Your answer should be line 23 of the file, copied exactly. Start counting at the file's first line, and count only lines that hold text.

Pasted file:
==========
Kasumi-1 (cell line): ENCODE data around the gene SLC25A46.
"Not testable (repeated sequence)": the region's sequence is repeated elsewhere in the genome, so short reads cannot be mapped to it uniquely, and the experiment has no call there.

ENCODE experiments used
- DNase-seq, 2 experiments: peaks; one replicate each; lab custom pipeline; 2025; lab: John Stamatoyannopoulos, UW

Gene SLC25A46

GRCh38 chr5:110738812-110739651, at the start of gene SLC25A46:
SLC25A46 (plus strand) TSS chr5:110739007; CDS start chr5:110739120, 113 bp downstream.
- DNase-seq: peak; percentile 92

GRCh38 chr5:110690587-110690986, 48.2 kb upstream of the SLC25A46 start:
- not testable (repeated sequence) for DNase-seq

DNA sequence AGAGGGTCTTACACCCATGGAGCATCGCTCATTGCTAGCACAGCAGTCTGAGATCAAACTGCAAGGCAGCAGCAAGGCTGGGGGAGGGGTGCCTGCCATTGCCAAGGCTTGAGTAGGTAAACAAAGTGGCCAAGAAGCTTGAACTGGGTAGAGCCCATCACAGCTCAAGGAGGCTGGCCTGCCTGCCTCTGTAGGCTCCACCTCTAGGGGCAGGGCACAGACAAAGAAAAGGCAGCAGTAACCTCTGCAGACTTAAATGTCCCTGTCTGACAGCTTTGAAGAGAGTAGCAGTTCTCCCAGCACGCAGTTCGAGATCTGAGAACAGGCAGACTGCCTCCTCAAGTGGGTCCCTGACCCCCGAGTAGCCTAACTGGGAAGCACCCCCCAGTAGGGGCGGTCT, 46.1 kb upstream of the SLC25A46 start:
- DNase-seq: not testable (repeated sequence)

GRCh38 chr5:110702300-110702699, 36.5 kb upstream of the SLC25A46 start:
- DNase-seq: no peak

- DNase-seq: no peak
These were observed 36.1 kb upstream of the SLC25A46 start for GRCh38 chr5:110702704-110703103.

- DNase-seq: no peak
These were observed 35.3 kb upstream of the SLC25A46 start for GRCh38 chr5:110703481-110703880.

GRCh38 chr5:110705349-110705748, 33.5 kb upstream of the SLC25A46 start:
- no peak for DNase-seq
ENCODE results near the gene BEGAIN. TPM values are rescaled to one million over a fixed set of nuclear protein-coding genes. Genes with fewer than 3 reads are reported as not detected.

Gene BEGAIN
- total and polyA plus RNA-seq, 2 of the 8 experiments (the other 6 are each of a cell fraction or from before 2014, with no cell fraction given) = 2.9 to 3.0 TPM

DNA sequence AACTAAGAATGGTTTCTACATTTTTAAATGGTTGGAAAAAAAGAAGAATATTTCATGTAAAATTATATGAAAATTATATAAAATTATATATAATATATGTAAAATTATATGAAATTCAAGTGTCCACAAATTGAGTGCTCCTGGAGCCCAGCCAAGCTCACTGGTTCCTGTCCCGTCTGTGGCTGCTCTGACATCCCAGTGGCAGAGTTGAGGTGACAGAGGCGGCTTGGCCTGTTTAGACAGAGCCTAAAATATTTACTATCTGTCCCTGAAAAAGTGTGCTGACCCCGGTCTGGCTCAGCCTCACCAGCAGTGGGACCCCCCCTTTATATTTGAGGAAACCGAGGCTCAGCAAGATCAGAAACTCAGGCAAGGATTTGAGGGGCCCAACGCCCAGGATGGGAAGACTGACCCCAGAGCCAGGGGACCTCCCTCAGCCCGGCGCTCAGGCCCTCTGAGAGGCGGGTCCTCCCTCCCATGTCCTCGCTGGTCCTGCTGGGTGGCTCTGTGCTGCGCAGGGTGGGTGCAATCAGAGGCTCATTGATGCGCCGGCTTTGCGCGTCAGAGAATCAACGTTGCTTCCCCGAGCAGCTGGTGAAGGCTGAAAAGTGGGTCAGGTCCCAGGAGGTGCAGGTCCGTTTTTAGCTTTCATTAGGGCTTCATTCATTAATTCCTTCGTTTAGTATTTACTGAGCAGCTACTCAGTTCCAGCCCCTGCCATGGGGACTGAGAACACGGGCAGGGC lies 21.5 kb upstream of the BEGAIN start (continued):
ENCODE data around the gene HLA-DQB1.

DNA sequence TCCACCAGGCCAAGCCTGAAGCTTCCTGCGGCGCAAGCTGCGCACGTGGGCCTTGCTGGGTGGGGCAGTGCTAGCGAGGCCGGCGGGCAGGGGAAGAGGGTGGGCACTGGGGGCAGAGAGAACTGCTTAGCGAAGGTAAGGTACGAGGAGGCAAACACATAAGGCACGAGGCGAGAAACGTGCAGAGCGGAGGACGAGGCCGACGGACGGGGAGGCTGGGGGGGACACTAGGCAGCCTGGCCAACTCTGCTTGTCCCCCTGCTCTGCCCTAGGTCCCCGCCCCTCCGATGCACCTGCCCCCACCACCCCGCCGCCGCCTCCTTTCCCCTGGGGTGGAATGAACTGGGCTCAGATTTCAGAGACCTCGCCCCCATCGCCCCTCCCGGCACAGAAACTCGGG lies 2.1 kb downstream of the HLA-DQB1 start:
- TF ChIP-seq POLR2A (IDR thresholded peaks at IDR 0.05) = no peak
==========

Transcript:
- total and polyA plus RNA-seq, 2 of the 8 experiments (the other 6 are each of a cell fraction or from before 2014, with no cell fraction given) = 2.9 to 3.0 TPM